Banister admits Rangers feeling sting of elimination
The Texas Rangers rewarded their fans they accommodated by refusing to flip the “Hurricane Harvey series” with the Houston Astros by being swept at home.
In turn, the Rangers fans who were graciously accommodated repaid the club by not showing up for the afternoon series finale on a pleasant Wednesday afternoon.
It was appropriate that the Silver Boot Series finale ended with Rangers’ third baseman Will Middlebrooks getting picked off at second base.
The Rangers reported 26,053 showed up for the team’s 12-2 loss to the Astros. That feels about 8,000 fans on the heavy side. One team source told me that a mid-week game against the Mariners earlier this month drew about 12,000.
Blame zero fans for this. Fans may be blindly passionate, loyal and protective of this franchise, but they know a stinker.
The Rangers stink and need major additions outside of the organization to fix this. It turns out a $185-million payroll just doesn’t go quite as far as it once did.
The Rangers’ brain trust of Jon Daniels, Jon Daniels and Jon Daniels better come up with something to sell us, or the trend of empties at the ballpark is only beginning.
We’re a fickle bunch here, and the competition for our entertainment dollar is too fierce for us to go out and watch junk.
Rangers general manager Jon Daniels, the brightest man in baseball, is entering the final year of his contract in 2018, and there are no signs that his bosses don’t love him. So he’s going to have the support to rebuild this mess of a roster that he constructed.
Is it effort?
“Coming out of the All-Star break and the trade deadline, these guys continued to try to push through and grind through,” Rangers manager Jeff Banister said. “I’m proud of how they really tried to get this thing done. We got eliminated from the postseason, that’s an emotional and physical hit. I don’t think there is any question on professionalism or effort or how they have gone about it.
“Now there are mistakes inside losses, like getting picked off at second base to end a game is unacceptable. However, up until these last few games, I am proud of how they have gone out there and grind.”
So if it’s not effort or professionalism, it’s just about talent and ability. The Rangers simply don’t have enough.
At the single most important time of the season, with a wild-card spot possible, the Rangers showed up and lost six straight by a combined 50-9 score.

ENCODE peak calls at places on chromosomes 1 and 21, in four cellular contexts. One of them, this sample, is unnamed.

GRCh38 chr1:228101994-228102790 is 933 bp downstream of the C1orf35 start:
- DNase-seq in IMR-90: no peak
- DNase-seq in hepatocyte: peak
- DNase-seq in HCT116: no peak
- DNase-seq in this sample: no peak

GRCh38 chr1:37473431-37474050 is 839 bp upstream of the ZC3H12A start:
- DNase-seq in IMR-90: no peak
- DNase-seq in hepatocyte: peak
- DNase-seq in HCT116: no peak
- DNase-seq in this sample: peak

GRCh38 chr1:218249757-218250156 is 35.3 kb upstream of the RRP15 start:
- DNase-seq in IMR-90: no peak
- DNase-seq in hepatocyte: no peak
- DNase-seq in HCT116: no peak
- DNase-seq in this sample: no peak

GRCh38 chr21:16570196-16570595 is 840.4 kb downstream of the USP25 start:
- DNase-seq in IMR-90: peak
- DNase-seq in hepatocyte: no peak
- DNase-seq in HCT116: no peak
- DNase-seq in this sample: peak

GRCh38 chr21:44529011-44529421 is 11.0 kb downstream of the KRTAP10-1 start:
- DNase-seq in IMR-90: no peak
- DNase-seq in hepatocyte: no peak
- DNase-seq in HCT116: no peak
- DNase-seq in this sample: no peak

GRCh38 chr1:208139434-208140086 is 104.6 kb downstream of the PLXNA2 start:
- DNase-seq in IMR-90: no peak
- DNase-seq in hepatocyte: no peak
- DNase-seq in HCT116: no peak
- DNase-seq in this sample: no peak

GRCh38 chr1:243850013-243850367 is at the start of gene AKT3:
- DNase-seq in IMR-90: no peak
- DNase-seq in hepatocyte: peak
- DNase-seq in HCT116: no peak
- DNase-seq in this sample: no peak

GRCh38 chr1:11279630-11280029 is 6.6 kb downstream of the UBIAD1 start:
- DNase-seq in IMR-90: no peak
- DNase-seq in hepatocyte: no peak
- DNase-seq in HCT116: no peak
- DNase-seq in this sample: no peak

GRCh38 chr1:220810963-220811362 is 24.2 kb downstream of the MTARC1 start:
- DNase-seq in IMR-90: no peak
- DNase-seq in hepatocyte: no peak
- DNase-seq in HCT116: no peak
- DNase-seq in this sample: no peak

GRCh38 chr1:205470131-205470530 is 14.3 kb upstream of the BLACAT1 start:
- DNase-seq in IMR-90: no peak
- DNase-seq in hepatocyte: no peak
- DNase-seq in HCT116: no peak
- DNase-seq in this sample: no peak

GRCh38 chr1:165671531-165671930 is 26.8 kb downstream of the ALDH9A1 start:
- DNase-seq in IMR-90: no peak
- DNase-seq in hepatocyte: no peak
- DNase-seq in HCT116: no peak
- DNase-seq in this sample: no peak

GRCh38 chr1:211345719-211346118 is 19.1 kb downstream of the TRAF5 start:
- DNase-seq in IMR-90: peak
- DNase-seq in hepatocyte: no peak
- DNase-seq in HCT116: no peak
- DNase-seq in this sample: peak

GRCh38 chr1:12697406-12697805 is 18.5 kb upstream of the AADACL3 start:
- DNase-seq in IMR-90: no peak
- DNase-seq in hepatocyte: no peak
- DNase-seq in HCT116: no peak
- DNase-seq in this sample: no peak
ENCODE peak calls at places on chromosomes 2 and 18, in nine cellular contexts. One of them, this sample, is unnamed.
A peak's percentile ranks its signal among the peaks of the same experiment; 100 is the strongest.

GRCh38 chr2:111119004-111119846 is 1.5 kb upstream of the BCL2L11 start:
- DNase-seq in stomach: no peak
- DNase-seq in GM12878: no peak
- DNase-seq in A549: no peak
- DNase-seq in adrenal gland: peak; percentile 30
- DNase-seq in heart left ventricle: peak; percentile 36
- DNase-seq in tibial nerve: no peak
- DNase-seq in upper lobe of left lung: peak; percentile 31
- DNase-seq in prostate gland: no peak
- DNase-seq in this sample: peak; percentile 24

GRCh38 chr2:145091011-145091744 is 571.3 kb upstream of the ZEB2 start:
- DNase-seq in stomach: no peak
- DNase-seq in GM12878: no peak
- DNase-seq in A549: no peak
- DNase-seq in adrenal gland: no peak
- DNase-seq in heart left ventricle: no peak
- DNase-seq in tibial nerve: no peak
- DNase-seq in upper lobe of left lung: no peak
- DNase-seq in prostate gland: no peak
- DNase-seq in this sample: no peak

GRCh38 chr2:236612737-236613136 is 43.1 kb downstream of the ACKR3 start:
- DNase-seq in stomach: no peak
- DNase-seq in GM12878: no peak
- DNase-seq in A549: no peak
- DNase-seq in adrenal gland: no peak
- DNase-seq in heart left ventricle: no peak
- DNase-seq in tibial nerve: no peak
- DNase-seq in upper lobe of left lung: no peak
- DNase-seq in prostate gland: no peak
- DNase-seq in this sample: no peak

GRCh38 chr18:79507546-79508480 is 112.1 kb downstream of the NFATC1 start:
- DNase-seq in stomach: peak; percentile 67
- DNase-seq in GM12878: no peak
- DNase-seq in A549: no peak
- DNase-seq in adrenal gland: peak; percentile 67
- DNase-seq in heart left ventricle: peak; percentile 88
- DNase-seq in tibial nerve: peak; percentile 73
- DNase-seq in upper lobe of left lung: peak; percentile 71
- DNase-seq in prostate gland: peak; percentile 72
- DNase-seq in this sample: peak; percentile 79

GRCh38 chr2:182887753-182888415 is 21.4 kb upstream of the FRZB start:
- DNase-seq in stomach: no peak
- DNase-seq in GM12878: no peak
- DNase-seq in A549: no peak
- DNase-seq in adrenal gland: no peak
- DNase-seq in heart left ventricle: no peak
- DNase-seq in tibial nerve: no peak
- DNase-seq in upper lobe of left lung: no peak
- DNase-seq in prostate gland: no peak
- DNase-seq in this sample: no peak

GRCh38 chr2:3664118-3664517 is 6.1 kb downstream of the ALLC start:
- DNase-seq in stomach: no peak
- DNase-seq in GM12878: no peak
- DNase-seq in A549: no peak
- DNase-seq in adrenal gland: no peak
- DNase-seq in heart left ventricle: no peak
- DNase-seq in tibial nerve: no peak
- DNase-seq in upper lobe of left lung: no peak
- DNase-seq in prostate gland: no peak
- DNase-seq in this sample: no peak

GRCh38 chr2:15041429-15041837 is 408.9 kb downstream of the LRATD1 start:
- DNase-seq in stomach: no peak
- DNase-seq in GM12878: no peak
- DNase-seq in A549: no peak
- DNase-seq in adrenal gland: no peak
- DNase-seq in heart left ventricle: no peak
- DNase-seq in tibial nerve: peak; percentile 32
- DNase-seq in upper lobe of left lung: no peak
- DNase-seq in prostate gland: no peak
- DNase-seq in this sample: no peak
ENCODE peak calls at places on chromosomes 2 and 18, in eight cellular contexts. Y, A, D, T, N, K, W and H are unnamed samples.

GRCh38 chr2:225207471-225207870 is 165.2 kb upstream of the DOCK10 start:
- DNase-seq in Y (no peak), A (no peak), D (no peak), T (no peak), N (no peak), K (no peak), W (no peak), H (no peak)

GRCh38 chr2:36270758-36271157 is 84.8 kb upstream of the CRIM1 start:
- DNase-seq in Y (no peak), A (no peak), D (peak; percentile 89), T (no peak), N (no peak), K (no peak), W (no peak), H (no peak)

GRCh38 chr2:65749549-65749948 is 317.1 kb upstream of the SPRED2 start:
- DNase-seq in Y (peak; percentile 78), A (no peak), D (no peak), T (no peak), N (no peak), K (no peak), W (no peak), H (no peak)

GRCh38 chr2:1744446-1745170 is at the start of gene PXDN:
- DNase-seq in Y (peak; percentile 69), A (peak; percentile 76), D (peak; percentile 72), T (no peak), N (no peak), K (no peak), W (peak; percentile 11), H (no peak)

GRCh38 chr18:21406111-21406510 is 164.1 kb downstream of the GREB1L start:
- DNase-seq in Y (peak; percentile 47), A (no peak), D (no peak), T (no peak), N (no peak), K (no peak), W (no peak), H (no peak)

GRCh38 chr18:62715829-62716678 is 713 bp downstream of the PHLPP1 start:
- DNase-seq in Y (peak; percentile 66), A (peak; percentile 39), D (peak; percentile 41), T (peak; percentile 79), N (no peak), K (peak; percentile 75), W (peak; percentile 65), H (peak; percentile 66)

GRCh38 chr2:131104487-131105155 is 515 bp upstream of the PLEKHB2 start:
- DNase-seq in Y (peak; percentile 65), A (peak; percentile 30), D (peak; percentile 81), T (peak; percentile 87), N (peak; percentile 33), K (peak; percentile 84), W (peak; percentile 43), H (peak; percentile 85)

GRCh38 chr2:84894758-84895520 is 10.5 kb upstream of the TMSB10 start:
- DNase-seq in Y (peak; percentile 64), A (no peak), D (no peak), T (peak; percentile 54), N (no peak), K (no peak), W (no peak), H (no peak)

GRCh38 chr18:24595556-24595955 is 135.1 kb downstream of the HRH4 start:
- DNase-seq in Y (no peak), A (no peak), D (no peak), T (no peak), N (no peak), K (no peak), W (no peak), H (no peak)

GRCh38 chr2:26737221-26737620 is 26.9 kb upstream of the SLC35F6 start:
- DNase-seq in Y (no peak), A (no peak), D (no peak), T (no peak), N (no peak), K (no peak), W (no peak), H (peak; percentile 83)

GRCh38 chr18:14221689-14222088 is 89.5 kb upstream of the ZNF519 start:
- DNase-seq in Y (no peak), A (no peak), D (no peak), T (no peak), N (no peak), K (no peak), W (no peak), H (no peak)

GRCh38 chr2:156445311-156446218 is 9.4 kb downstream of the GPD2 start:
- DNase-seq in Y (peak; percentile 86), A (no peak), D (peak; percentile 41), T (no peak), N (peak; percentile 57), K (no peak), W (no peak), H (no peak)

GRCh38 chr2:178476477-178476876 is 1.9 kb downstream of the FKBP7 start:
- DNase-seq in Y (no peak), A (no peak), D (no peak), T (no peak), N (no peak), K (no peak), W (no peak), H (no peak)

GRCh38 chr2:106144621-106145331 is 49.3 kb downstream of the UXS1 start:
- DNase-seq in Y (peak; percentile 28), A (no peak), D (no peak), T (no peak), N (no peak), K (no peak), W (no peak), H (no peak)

On the bright side, no one protested the flag, the national anthem or the Republic of Texas.
The ticket-buying fans should be protesting. The best they can finish is 80-82, which will require a four-game winning streak against an A’s team that just swept them in Oakland.
#DontEverEverQuit has been replaced by #WhoAreWeKidding.
And, no, finding a sacrificial lamb and firing the hitting coach, batting coach, or bullpen coach is not going to sell season-ticket packages. Expect one of those options to be exercised in the next few weeks. Someone always gets fired after such a blah season, and it’s not going to be the GM.
This team needs players, not another uber positive “coachy coach” who can only work with what the GM hands him. Changing the coaching staff isn’t going to matter when what is needed is a major upgrade to the pitching staff.
Don’t think the fans have not noticed this.
The Rangers rank 11th in MLB in attendance, averaging just a tick over 30,000 per game. And speaking of #FakeNews, they are on pace to draw about 2.5 million this season.
The good news is the team’s TV rights package is so lucrative the owners can take a hit in the stands and not feel it quite so much in the wallet.
Other than Adrian Beltre collecting hit No. 3,000 — which was genuinely a fantastic moment — the best news about this team is Arlington Tax Hike Friendly Stadium will break ground on Thursday morning complete with an appearance by Texas Gov. Greg Abbott and MLB commissioner Rob Manfred.
A new stadium won’t fix the problems on the field, but it always draws fans for a year or two.
That stadium won’t open until 2020, meaning the club has two more years of enticing fans to come out to the ballpark.
When I asked center fielder Delino DeShields if he expects the club to make major changes in the off-season, he said: “Not necessarily. The same guys that are in this locker room right now were here last year.”
He may be right, but there is no way he’s right. JD has to find a way to add real pitchers or his team is doomed to repeat this in 2018.
The 2018 version will need at least three starting pitchers and two or three relievers to to improve on this season. The top young starting pitcher in the organization is all the way down in A ball.
It either gets better or there will be even more seats available at the ballpark next season.
Mac Engel: @macengelprof